What about historic districts?
There's more to the story, which seems written to argue for major government action. The neighborhoods mentioned above are farther away from the proposed Atlantic Yards site than several historic districts, the rise of which goes unmentioned.
Constrast the DEIS with a 1974 city study, titled Preliminary Study of Feasibility: Brooklyn Sports Complex (available in the New York Public Library), which set the context for a proposed arena development. (The 1974 study is cited in the Project Description chapter regarding Coney Island.) It states:
Downtown Brooklyn is almost totally surrounded by reviving brownstone residential neighborhoods. Of the five distinct neighborhoods that ring the downtown, four have been cited by the New York Landmarks Preservation Commission for their outstanding examples of 19th century townhouse architecture and have been designated Historic Districts. These four neighborhoods are Brooklyn Heights, Cobble Hill, Boerum Hill, and Park Slope. The fifth neighborhood, Fort Greene, has applied for landmark designation and is expected to be honored with a designation in the near future. The Historic District designation carries with it a requirement for authentic restoration and preservation.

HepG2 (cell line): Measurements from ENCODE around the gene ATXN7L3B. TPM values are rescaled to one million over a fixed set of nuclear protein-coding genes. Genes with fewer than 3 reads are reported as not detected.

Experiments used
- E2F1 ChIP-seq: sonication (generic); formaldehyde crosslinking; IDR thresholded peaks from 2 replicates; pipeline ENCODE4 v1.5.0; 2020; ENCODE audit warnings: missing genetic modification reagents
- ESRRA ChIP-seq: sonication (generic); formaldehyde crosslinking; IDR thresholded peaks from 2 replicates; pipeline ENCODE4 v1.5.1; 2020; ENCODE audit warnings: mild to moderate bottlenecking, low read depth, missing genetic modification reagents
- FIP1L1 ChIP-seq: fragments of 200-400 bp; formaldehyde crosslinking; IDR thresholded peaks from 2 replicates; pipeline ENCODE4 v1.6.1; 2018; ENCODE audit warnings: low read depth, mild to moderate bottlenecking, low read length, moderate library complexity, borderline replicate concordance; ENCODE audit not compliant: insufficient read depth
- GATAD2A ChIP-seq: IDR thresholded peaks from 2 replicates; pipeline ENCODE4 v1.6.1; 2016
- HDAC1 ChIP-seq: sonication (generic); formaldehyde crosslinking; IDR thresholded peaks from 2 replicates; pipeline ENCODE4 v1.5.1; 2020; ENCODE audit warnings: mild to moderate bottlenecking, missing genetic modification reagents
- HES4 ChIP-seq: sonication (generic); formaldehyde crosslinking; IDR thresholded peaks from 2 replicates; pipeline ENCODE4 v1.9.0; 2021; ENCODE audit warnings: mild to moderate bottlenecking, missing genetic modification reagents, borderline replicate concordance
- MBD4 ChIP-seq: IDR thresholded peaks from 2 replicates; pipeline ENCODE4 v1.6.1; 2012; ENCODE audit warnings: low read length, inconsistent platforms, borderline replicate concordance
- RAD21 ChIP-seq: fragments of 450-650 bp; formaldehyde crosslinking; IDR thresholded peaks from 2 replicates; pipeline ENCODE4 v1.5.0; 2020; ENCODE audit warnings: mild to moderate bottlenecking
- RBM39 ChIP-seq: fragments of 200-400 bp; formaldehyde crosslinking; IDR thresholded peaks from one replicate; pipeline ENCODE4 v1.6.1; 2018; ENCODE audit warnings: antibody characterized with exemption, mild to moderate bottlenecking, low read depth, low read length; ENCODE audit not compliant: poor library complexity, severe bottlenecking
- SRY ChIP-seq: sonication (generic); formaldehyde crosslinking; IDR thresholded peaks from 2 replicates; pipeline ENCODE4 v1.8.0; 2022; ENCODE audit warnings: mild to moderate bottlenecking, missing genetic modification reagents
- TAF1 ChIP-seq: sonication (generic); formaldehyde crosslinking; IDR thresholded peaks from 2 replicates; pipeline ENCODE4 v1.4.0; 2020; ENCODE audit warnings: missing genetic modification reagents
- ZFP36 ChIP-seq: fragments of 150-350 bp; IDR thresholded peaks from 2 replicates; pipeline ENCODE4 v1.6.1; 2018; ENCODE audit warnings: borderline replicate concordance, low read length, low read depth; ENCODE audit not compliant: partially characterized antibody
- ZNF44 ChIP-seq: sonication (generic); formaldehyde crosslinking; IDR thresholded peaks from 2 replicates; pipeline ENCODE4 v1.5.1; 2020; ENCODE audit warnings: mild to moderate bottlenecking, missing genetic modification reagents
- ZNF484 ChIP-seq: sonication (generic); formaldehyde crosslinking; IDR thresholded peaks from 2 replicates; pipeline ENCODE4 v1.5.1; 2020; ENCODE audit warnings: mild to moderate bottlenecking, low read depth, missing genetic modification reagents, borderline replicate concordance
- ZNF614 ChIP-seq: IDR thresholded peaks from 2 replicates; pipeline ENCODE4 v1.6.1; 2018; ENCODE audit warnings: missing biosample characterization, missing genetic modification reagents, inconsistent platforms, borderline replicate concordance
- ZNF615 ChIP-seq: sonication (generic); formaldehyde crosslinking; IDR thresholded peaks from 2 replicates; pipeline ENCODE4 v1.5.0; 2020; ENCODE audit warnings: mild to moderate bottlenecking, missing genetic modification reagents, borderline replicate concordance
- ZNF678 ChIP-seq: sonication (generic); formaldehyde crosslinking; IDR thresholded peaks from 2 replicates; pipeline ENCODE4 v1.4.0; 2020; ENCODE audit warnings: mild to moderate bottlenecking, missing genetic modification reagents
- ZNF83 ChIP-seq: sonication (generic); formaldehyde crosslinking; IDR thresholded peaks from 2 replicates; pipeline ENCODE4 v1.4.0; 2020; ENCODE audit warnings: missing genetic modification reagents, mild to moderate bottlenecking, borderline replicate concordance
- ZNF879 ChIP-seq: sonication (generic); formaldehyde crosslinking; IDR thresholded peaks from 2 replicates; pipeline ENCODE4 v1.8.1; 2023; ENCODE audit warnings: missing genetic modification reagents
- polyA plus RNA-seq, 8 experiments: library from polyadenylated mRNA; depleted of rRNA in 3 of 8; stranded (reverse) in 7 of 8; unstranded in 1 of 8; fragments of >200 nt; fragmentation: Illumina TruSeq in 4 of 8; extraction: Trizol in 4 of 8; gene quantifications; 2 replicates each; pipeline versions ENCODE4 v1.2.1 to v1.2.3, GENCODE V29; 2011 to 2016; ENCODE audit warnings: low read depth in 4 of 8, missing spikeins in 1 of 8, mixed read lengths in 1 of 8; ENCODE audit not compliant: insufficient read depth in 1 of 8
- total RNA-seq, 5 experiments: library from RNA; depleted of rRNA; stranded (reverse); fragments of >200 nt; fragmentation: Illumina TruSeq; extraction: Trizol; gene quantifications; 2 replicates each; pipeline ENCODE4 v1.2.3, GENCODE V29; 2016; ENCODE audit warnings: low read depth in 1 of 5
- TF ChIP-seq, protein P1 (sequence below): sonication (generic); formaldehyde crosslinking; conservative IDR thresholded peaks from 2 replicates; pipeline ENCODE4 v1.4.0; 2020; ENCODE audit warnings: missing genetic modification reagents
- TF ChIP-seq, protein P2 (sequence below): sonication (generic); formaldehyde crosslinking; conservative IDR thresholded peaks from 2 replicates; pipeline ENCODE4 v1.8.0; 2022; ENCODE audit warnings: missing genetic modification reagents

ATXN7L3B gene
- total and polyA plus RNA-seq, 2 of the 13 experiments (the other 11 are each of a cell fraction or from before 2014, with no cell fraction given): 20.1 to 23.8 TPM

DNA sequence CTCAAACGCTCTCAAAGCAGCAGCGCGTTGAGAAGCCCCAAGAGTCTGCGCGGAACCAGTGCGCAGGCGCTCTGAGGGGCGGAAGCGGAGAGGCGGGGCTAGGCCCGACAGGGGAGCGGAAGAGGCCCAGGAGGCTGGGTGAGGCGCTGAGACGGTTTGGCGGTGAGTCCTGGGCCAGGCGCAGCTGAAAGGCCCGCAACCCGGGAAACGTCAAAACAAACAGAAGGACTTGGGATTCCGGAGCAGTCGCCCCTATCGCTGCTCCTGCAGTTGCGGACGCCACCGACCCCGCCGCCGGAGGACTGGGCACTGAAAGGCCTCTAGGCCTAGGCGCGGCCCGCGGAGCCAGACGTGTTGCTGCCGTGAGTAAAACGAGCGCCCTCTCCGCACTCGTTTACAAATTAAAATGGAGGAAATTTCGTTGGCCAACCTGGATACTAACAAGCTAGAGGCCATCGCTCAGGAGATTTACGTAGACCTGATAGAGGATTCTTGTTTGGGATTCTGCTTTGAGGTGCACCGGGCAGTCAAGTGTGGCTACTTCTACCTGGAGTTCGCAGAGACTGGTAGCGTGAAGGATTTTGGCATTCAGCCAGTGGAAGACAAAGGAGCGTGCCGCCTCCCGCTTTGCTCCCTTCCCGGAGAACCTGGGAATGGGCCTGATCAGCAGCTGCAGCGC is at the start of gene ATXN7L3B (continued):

Note: Fort Greene was designated as a city Historic District in 1978, as was the Brooklyn Academy of Music Historic District. Clinton Hill was designated in 1981. Prospect Heights was added to the National Register of Historic Places in 1983.
It's all urban renewal
The DEIS, in the second and final paragraph in the Focus on Renewal section, focuses on urban renewal, but not the buildings at right (which are just below the renewal zone):